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Coraline’s director made a new movie — but Jordan Peele worried Get Out would kill it

The Nightmare Before Christmas’ Henry Selick is bringing Wendell & Wild to Netflix this October

Animated demons Wendell (Keegan-Michael Key) and Wild (Jordan Peele) make exaggerated faces in a scene from Henry Selick’s Wendell and Wild Image: Netflix

Given how long it takes to make a stop-motion movie — and how long it takes to persuade a studio to produce one — it’s no surprise that stop-motion specialist Henry Selick disappears for years at a time between projects. The director of The Nightmare Before Christmas, Monkeybone, and James and the Giant Peach has spent the years since his 2009 Neil Gaiman adaptation Coraline on a variety of stop-motion projects that have been shelved or sidelined. But Netflix announced Tuesday that his latest long-gestating project, the stop-motion animated movie Wendell & Wild, will debut on the streaming service on Oct. 28.

Wendell & Wild stars the voices of longtime comedy partners Keegan-Michael Key and Jordan Peele as Wendell and Wild, a pair of low-level demon brothers who live and work in a theme park-styled hell that exists entirely on the belly of a much larger demon (voiced by Ving Rhames). Wendell and Wild dream of starting their own, better theme park in the mortal world. So they team up with 13-year-old Kat (Lyric Ross), a troubled orphan with the ability to summon demons.

During a visit to the Wendell & Wild set in April, Polygon learned that the idea for the movie came to Selick through his children. “Wendell & Wild started out as a short story I did many, many years ago, inspired by my sons, who are now grown,” he says. “When they were little, I did a picture of them as demons. They were somewhat demonic at times. And I wrote a story about it and shared it with some people, but then I put it away.”

Years later, Selick shares, he became a fan of the sketch-comedy series Key & Peele. “I was so impressed by their work,” he says. “I just said, What the hell, I’ll reach out. They probably don’t know who I am. But I wanted to work with them. I’m not known for comedy in my films, [though] I think there’s always comedic elements. But I really had this desire [to work] with them and bring what they do into a project that I’m on.”

He says both Key and Peele were interested in a shared project, and Jordan Peele in particular wanted to meet and collaborate. Among the ideas Selick brought up was the short story about the two demon brothers. “It seemed like a Key & Peele skit, almost, that they could be these siblings who are demons, but have very human weaknesses and desires. So I shared my pages and talked it through, and he got really excited and basically said, ‘I want to be involved creatively. I’d like to be a producer.’ He was just starting up his new company, Monkeypaw. And that’s really the genesis of the project.”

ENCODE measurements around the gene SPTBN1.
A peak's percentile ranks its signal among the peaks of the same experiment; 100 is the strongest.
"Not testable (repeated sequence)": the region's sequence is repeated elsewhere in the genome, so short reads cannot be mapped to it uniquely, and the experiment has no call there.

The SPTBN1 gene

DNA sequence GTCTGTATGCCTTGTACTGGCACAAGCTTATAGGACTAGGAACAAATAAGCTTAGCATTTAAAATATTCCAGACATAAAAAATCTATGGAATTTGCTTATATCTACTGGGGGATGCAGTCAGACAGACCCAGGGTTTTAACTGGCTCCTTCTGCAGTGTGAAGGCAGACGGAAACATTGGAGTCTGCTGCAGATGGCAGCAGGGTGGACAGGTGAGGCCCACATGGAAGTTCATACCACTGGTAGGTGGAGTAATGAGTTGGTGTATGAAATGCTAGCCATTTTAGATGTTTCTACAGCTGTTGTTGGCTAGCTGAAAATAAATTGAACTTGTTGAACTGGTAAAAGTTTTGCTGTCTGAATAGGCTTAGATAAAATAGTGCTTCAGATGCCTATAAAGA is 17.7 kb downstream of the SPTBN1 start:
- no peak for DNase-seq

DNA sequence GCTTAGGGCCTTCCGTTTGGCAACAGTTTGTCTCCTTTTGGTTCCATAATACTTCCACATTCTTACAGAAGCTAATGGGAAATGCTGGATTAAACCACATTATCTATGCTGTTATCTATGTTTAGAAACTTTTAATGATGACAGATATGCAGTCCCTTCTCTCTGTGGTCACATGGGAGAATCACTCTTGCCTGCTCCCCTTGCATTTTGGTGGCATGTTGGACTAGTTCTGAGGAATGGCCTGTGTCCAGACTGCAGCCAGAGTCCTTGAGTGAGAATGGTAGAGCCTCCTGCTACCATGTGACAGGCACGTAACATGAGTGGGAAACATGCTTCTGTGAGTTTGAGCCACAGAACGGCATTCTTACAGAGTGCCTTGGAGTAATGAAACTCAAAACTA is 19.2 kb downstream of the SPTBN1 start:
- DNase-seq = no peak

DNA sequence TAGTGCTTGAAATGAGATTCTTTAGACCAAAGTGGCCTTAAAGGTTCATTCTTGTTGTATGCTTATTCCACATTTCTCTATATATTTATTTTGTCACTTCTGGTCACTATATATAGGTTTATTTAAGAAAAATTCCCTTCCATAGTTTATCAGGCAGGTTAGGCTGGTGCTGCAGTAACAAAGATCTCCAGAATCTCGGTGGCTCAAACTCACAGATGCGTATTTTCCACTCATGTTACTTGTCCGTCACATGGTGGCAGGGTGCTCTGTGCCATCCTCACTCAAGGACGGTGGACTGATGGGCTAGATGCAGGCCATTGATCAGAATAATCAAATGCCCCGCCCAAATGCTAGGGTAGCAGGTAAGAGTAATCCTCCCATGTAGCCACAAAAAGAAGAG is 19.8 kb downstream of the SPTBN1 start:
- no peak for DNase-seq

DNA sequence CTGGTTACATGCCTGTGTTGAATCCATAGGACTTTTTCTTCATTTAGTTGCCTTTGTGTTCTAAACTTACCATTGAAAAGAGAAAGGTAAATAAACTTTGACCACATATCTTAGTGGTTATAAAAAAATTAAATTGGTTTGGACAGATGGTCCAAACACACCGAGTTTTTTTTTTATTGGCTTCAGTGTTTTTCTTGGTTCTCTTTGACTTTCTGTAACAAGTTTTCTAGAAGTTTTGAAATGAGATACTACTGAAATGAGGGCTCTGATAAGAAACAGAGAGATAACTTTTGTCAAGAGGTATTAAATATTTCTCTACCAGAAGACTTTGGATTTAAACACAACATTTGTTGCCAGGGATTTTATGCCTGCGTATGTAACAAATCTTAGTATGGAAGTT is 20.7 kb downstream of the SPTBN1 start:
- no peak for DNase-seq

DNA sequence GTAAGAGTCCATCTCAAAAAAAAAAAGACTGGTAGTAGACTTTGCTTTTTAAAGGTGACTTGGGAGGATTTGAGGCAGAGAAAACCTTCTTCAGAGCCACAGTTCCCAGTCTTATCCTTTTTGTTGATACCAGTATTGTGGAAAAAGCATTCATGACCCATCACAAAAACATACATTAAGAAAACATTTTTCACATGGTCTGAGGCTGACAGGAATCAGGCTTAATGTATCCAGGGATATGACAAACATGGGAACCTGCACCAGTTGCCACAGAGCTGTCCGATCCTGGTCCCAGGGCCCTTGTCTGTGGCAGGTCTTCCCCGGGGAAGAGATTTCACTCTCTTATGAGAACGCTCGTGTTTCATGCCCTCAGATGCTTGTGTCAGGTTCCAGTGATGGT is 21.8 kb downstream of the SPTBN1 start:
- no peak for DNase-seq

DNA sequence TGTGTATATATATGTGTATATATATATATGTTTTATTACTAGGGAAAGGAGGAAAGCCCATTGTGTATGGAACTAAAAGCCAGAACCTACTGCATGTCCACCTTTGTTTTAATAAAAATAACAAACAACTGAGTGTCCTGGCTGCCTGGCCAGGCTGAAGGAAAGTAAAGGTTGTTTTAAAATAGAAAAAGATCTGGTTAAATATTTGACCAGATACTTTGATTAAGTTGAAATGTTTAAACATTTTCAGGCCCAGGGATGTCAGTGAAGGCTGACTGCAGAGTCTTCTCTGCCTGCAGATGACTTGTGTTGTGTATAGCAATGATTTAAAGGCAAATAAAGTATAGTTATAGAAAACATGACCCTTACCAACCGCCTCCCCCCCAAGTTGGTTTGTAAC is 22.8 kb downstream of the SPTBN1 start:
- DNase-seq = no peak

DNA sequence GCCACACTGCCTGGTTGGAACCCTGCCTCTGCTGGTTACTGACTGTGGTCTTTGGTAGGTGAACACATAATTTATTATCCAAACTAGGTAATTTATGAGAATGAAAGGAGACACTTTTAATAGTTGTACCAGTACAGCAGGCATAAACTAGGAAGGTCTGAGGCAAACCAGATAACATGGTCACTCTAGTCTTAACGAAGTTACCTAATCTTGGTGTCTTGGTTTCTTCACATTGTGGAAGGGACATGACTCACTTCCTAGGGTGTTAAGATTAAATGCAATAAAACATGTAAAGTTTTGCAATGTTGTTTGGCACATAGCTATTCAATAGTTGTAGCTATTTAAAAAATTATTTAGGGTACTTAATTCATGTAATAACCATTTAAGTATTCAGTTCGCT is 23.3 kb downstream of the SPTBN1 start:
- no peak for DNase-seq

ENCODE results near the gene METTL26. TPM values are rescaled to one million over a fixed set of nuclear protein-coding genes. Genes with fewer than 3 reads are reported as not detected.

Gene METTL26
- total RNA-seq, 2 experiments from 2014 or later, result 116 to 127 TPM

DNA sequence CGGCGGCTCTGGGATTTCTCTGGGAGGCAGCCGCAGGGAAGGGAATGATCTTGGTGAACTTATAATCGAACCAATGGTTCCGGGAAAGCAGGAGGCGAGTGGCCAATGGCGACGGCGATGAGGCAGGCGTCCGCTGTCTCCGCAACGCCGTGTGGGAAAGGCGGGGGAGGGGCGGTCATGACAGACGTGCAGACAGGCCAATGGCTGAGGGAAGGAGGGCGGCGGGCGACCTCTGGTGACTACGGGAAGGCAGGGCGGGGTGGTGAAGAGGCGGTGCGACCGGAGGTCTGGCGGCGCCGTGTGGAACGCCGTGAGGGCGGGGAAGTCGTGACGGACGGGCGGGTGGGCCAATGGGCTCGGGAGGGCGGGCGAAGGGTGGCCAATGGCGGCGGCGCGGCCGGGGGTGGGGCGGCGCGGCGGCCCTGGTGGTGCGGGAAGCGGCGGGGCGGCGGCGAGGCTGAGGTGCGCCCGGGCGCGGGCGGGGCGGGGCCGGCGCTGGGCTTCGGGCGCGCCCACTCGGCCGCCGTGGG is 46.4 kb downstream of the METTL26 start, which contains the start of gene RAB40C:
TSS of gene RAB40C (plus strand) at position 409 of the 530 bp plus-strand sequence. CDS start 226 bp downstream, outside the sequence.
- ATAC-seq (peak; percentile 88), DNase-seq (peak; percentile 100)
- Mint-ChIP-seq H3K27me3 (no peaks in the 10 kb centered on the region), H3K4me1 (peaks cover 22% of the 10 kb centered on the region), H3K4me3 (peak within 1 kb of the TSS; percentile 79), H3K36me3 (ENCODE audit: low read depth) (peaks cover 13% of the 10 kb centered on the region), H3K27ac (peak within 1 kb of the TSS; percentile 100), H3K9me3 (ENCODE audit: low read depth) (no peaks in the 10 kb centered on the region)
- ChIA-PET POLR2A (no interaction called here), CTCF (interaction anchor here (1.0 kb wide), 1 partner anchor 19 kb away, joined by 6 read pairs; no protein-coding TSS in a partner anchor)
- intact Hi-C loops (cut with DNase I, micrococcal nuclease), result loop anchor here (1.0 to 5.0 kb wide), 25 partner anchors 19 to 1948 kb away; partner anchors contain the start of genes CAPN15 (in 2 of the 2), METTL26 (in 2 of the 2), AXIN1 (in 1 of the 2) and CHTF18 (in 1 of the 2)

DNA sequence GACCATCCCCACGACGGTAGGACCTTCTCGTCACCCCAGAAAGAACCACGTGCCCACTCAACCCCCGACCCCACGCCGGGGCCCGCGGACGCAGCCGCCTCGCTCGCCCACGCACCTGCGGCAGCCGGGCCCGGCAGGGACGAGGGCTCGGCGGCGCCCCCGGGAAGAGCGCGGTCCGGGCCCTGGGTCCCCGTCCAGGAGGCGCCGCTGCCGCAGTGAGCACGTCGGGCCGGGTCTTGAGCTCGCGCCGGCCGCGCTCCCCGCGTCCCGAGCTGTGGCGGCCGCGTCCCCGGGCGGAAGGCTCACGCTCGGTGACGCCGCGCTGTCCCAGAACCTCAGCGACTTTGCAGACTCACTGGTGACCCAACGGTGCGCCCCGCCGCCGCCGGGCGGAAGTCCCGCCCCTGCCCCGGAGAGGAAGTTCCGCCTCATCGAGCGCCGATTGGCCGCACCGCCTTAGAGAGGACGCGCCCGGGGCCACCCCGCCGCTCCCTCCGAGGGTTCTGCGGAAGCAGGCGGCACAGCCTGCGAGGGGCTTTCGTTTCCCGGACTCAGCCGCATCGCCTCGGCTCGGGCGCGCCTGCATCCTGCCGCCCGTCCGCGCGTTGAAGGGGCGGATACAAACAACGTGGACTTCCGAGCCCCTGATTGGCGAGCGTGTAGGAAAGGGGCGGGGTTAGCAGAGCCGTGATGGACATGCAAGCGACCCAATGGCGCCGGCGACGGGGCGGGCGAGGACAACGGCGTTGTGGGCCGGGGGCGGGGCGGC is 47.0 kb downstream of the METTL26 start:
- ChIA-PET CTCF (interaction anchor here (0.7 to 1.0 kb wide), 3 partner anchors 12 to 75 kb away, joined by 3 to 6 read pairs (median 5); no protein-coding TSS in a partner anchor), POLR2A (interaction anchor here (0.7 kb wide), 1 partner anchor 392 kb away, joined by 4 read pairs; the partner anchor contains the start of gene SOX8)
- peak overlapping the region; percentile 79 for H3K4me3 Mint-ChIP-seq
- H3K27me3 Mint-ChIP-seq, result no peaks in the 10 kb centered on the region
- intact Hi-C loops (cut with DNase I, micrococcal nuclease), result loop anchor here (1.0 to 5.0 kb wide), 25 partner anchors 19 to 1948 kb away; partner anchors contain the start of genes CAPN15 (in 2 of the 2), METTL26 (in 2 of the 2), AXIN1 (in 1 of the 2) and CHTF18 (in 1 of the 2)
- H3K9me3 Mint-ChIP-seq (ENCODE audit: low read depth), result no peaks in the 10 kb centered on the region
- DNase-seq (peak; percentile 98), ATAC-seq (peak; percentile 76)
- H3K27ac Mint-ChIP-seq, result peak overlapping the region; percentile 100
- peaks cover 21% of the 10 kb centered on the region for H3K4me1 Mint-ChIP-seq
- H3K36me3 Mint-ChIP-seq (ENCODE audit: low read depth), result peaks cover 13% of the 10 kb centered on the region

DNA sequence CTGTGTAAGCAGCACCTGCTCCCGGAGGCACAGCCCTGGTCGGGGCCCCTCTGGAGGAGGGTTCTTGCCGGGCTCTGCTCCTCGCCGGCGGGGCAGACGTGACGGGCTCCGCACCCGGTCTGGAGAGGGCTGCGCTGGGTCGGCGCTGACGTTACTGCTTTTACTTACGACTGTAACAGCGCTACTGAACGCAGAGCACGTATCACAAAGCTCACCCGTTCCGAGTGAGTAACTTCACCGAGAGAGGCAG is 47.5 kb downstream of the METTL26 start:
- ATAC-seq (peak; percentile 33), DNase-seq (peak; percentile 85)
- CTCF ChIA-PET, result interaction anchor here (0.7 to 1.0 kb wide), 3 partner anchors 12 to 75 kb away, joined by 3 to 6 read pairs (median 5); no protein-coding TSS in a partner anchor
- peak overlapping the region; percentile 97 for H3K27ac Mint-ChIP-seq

Kat, the 13-year-old human protagonist of Wendell & Wild, walks down the hallway of her Catholic school, flanked by nuns, with a boombox on her shoulder Image: Netflix

Selick says he originated the basic characters of the story, but that Peele “added all sorts of great things to characters in the story,” particularly in shaping Kat, a Black girl who ends up in the juvenile justice system for acting out after her parents die. Once the early plans and character designs for the film were in place, he and Peele were ready to pitch it to production studios. But Selick says he had to talk Peele down from his anxiety over the premiere of Peele’s directorial debut, the 2017 horror-thriller Get Out.

“Two weeks before his first feature film, Get Out, was gonna be releasing, he said [highly agitated Jordan Peele impression] ‘We gotta go out and pitch it now! We gotta go out now, because what if Get Out’s a failure?’ I said, ‘Look, look, you’re too nervous to do this. You just have to trust it’s gonna work out.’

Selick says he knew Wendell & Wild was going to be an offbeat, unique project. “We weren’t going to pitch it everywhere. Just a handful of places. Netflix being the number one place we felt would give us creative support for something unusual, and that would also support a stop-motion film, because stop-motion has always been the stepchild of the animation industry.”

As Selick notes, his medium is a tougher sell based on profitability. Studios like Portland’s Laika — which produced Selick’s Coraline and specializes in stop-motion movies like Kubo and the Two Strings — are extremely rare. They also don’t have the kind of marketing budget and reach that help CG movies from majors like Disney, Pixar, and Illumination reach billion-dollar paydays worldwide. (By contrast, Coraline made about $125 million back in 2009 — respectable for a small animated film, just not Disney-level money.)

But Selick says having an ally in Peele helped, particularly given how Peele’s anxiety over his own debut film eventually paid off: And then Get Out is this amazing hit, because it’s such a good film. And then suddenly, all doors are open.”

Wendell & Wild will premiere on Netflix on Oct. 28.

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